He was afraid the hose might be too short to reach my tubs but we got it up and over the boulder and it reached with plenty to spare. It was a beautiful moment; hearing the water gush into those tubs through the filler tube that connects them. The furthest ones filled first and we stood there watching them bulge like plastic balloons as the closer tubs filled in turn, but there was enough wood wrapped around them to hold them together and keep the lids on. The steel tank roared with delight as its hollow innards filled with cold refreshing water and it then shot a magnificent fountain into the sky when the water reached the filler hole. I ran through the cascade of water yelling and hollering, not from the delight I did feel, but to rescue my tools and get them to higher ground.
Eileen was the photographer of the day, so there will be some interesting shots when this reaches the web site. Mr. Ron Hopkins pulled away just shy of dusk. We had all had fun and he had enjoyed my setup - "Never seen anything quite like it that I recall...". He still only charged $50 even though he had been there a good bit longer then 15 minutes.
We now have 500 gallons of pristine water that we can call our own, and that is a nice feeling. The tub water tastes a bit like Rubbermaid. Eileen is afraid to try the tank water, but that will need a couple of days for the sediment (rust dust) to settle to the bottom anyhow. I'll go to work on a filter as soon as the plumbing is done. Meanwhile, we have found that we can fill a few jugs when we go into town for showers or to do the wash, so that will give us enough drinking water to meet our needs. Today I just about completed connecting pipe to the 8 valves and running it to a common outlet that will join up with the tank valve. There are some slow leaks in a couple of valves so I'll redo them when the water level gets down to a manageable level.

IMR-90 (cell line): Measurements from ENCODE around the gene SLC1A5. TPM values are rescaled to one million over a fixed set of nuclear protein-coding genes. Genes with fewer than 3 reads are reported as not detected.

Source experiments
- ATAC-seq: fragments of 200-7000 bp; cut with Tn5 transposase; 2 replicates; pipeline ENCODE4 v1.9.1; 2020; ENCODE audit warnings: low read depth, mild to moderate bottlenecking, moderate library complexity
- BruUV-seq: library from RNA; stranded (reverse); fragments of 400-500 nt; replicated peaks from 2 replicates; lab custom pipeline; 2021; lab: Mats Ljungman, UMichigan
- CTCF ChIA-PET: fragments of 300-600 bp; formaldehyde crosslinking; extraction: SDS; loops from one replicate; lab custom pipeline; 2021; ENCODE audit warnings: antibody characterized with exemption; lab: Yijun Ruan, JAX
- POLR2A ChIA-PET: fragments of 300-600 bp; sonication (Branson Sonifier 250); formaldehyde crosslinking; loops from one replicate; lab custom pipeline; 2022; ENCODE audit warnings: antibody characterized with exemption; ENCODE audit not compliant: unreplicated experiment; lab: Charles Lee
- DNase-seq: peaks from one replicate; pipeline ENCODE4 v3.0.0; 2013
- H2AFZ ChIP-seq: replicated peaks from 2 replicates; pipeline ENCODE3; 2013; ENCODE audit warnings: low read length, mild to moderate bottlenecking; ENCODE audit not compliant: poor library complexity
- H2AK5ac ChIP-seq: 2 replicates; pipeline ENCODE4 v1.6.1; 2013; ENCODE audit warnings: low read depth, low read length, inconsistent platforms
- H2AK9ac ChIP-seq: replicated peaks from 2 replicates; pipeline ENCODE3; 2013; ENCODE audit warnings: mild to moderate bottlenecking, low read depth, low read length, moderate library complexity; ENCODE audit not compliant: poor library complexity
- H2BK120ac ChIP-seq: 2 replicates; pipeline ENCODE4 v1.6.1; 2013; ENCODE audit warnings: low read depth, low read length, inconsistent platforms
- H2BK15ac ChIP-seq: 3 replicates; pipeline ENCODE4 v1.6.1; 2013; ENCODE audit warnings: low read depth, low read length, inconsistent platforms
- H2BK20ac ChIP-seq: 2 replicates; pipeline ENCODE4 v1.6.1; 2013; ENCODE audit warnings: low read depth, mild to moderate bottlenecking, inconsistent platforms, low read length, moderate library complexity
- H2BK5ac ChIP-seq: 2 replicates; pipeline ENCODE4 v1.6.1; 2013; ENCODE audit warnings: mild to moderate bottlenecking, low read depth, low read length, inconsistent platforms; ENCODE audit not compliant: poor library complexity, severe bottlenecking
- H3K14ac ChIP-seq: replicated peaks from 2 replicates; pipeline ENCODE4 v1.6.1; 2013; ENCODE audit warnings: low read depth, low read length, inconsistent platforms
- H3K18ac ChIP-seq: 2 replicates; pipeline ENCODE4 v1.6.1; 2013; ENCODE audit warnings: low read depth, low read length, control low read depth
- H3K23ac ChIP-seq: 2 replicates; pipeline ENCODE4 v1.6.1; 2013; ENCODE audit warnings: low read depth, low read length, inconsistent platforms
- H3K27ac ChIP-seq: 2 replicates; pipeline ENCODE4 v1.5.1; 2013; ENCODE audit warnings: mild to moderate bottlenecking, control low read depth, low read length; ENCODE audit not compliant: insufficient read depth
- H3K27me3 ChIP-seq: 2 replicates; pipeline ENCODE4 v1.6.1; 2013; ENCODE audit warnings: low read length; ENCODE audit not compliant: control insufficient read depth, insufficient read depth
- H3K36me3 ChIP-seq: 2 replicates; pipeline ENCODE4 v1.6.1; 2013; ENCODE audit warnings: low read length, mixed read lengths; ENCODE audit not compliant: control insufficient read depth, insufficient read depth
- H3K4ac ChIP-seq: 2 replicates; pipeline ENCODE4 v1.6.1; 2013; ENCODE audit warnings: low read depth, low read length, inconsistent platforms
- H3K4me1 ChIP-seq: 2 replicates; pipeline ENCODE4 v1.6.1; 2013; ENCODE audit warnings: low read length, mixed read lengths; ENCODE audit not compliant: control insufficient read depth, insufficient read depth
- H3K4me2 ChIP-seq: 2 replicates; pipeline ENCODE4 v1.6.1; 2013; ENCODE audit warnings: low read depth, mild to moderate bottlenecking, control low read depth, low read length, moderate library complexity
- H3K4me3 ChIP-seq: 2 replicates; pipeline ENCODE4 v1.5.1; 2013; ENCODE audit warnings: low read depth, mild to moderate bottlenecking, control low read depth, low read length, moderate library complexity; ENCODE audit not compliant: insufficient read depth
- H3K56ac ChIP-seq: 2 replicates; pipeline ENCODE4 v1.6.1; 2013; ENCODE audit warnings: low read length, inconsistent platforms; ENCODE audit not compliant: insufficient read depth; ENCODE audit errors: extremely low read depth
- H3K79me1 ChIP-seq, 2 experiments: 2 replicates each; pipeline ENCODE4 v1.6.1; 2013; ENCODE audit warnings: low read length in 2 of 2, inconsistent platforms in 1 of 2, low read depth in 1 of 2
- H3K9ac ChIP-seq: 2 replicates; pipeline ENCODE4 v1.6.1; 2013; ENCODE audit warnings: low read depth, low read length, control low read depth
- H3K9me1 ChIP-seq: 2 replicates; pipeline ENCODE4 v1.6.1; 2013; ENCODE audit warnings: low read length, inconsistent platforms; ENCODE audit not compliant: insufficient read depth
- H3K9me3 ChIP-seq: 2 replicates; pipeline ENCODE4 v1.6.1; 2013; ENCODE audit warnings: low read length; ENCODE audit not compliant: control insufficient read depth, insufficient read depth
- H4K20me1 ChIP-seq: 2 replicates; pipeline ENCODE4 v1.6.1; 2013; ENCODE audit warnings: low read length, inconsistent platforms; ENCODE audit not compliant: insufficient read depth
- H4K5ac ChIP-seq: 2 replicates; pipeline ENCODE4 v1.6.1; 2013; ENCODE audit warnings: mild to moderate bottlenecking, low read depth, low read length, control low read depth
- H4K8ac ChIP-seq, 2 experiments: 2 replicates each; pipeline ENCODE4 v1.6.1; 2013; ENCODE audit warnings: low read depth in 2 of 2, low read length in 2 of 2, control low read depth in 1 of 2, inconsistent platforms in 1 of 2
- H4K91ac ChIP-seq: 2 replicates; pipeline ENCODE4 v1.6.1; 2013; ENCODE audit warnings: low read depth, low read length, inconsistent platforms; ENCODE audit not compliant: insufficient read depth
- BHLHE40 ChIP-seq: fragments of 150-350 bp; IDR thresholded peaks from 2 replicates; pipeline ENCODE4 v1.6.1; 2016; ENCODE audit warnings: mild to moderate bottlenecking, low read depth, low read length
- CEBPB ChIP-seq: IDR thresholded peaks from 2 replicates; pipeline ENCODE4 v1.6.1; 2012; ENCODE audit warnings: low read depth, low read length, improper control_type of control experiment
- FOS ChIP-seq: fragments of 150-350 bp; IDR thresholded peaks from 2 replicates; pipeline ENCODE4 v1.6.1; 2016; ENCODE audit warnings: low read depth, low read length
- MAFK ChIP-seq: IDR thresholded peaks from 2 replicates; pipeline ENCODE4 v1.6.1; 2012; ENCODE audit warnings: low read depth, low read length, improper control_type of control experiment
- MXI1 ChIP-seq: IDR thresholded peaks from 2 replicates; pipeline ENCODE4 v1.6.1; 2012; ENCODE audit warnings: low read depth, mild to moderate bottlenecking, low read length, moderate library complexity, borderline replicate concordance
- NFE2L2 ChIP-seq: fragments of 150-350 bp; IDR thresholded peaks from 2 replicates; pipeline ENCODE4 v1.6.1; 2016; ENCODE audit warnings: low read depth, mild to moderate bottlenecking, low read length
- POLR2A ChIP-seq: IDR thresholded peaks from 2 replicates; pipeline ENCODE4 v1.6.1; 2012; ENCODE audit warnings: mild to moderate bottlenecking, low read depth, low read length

Last night we did drink a tub water toast to our new water system.
01/29/02, 9:22 pm:
Yesterday I awoke from my siesta at about 2:00. As has become our norm, Eileen was asleep in the warm van while I was napping in the tent, the tent being my preference when not too cold or windy. I had spent the morning moving rocks around and it had been pretty mild. But now it was distinctly colder and the tent had become rather cacophonous. Eileen had quietly endured bad cramps the night before and with no Advil (I did offer to go get some in town). I lay there thinking about all that and the Emergency Weather Email I had received the night before:
VISIBILITY WILL BE NEAR ZERO AT TIMES & BLIZZARD CONDITIONS ARE POSSIBLE DURING BRIEF PERIODS.
TOTAL SNOWFALL OF 3 TO 6 INCHES ARE POSSIBLE IN THE PASSES...WITH AMOUNTS NEAR 12 INCHES AT THE HIGHER ELEVATIONS.
WIND CHILLS WILL BECOME DANGEROUS TUESDAY... FROM ZERO TO 10 DEGREES BELOW ZERO.
I have no idea whether this actually occurred because I called the Laguna Riviera, where we stayed at Christmas, and reserved two nights. We were there by 7:00, Eileen still somewhat in a disbelieving daze wondering what had come over me. We had passed through periods of rain and it was moderately cold in Laguna but not too bad. She took her beloved shower first while I walked Mo on the beach, and then I took mine - a long hot one.
We walked down the Pacific Coast Highway about a block to The Beach House and enjoyed what we agreed was probably some of the best cooking we had ever experienced. The salads and meals were individual works of art. I regretted that I had not brought my camera just to get some shots of those culinary creations. I had prime rib and Eileen had halibut. Then back to the motel and sleep - together, in the same bed with her curled into my arms. We really have missed that special nighttime connection.